by Patrick Appel
Daniel Levy gauges the Israeli reaction to Egypt. Levy's view of the Muslim Brotherhood:
Nathan Brown, an expert on Islamist parties, has warned against US policymakers being misled by a tendency towards "Ikwanophobia" (ikwan is Arabic for the Muslim Brothers' movement). One cannot support participatory democratic politics in the Arab world while being totally allergic to the role that democratic Islamists will play. These movements are part of the legitimate political mix. They are more often than not at loggerheads with Al Qaeda, and far from being Al Qaeda-lite, they are frequently the most effective bulwark against Al Qaeda-style extremism.
Goldblog puts the Muslim Brotherhood in a less flattering light. Salon has an illuminating interview with Nathan Brown about the organization. It should be read in full, but here is one section on Israel and the United States:
They're clearly suspicious of the United States, and you'll hear some anti-American slogans from them -- but no more so than from any other place in the Egyptian political spectrum. They don't stand out there, and there are probably more anti-American people in the committee of opposition leaders.
With regard to Israel it's a little bit different. Israel is unpopular in Egypt. And the Brotherhood since the 1930s has a very strong history of backing the Palestinian cause. They are critics of the Camp David accords and the Egyptian-Israeli peace treaty. Those are all popular stands. That said, no one in Egypt wants a war with Israel right now. So the Brotherhood tries to finesse this by saying, 'This treaty really needs to be put up for a referendum." If they were in the government, I think they would be in an embarrassing position. This is an international treaty that was ratified -- are you willing to abide by the state of Egypt's international treaty obligations or not?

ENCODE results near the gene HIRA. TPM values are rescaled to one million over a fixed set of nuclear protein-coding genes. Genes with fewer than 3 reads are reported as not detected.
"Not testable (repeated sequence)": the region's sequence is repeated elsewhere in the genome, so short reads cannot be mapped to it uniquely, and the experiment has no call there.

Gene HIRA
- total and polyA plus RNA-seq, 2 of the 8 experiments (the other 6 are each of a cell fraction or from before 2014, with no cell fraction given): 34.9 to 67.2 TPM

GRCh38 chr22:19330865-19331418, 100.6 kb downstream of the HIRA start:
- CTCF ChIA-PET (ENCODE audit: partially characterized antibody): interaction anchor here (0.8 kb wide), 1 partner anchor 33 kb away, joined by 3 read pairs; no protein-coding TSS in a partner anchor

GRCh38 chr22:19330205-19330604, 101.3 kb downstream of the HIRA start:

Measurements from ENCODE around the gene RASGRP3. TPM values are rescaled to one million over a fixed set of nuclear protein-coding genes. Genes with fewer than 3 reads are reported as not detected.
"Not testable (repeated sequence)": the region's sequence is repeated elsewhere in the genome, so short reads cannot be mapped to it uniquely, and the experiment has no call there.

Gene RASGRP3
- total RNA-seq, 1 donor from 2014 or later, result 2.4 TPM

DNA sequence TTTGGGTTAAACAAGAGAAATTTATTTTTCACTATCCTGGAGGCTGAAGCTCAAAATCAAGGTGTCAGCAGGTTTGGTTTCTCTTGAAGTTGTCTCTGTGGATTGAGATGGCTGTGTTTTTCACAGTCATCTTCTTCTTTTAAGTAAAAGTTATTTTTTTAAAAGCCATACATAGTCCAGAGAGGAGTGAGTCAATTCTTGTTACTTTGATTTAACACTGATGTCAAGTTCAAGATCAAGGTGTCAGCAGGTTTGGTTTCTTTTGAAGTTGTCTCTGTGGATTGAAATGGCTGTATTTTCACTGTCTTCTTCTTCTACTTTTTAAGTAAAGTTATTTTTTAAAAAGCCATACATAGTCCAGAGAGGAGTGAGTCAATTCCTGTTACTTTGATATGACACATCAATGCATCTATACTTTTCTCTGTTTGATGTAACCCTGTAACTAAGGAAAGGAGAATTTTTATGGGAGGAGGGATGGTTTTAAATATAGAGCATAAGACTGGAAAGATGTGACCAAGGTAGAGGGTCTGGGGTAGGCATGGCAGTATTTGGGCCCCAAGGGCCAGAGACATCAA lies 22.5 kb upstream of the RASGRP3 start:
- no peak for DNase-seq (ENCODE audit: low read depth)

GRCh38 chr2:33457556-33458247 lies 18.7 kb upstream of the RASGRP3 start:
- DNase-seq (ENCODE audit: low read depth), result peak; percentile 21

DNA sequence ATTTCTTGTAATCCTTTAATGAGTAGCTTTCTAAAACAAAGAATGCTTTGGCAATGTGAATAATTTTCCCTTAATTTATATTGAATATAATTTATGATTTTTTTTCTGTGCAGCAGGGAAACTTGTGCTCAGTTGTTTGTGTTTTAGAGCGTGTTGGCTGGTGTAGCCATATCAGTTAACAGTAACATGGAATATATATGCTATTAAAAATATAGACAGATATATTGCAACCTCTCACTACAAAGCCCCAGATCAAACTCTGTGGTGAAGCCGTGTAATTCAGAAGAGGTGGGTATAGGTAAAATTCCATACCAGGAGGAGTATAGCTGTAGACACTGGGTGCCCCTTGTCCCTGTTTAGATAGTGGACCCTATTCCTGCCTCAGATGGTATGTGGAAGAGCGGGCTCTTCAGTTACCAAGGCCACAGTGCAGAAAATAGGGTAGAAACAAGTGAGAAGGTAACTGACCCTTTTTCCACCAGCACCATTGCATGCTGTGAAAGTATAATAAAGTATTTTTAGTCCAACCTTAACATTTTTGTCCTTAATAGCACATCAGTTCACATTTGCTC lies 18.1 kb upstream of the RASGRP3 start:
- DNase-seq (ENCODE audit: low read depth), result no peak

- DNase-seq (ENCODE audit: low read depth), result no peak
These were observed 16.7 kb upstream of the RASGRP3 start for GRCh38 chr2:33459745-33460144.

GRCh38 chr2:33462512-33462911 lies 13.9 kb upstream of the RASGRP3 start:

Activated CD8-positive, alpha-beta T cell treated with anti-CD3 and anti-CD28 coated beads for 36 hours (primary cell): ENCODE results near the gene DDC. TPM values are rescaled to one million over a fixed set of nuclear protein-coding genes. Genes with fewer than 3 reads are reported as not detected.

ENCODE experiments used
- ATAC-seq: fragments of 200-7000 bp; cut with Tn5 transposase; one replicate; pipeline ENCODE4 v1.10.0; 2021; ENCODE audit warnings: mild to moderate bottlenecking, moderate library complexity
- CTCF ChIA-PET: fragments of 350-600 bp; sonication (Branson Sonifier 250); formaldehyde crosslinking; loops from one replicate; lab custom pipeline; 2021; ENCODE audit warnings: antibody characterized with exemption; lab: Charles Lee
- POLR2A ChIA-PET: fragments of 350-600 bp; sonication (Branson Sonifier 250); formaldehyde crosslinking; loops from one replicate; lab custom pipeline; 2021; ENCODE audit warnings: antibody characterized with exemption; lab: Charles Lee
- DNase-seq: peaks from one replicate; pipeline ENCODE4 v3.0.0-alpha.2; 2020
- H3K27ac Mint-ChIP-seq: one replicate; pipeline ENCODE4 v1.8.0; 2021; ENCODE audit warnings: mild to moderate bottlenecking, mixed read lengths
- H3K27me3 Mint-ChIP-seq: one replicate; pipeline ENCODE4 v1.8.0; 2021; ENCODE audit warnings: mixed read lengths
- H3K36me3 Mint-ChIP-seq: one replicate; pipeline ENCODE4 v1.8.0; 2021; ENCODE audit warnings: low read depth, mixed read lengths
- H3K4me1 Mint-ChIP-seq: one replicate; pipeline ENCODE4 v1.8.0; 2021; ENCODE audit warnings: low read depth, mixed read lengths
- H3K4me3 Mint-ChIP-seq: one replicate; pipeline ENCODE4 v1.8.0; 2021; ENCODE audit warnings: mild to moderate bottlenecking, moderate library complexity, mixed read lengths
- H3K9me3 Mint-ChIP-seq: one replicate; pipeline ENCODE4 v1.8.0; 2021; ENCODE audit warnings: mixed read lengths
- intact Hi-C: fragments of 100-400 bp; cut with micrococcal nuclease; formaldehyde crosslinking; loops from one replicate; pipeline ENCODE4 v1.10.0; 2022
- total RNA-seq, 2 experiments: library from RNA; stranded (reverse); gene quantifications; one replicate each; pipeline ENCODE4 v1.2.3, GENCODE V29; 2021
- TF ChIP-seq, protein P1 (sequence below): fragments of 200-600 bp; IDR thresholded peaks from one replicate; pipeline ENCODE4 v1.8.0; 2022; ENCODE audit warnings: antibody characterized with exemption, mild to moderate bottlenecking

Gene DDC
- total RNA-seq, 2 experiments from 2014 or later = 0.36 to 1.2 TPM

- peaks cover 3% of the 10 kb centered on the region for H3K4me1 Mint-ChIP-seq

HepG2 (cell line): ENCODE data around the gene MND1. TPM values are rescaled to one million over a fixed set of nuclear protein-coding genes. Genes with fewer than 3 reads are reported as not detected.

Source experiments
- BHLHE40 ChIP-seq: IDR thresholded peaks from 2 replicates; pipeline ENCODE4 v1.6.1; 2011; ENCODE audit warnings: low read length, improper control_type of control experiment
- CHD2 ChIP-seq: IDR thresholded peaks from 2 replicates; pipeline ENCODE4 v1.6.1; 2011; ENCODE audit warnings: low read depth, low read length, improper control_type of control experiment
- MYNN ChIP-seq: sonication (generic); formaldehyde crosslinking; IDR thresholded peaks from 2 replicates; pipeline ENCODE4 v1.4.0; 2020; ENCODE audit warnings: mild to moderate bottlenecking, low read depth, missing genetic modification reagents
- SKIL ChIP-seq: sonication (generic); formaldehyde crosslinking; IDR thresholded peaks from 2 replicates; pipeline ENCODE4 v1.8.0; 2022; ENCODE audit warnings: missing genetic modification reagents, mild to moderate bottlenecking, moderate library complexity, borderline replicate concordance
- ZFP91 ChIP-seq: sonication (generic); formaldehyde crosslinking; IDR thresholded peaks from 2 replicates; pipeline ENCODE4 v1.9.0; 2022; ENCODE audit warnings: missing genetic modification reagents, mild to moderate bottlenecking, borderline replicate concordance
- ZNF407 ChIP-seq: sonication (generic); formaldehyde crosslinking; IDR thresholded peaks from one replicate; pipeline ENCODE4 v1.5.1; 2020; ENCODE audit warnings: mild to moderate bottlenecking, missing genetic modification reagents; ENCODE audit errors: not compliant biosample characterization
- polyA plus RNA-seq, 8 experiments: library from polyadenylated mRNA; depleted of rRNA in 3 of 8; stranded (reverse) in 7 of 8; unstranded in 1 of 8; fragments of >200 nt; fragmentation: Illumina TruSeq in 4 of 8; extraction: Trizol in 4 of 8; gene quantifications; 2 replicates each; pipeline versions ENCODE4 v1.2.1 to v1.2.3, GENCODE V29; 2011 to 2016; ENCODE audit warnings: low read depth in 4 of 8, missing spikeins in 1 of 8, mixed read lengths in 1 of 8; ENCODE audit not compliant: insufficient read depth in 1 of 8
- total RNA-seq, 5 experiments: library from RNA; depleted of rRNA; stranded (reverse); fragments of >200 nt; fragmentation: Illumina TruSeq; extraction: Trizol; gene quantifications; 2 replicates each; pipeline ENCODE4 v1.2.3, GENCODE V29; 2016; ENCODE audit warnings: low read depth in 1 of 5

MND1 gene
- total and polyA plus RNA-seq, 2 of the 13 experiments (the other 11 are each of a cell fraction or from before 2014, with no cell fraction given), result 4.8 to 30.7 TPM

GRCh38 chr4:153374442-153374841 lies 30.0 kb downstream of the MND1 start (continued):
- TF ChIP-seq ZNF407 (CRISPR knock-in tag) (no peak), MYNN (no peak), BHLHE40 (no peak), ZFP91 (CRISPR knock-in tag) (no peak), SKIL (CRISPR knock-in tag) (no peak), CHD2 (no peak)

If it was a broad-based coalition government in which the majority clearly favored maintaining the current peace treaty, I think the Brotherhood would say: "We don't like this, we're not in favor it. But we're willing to accept the results of a legitimate political process." That's my guess.
Earlier commentary here.
We want to hear what you think about this article. Submit a letter to the editor or write to email@example.com.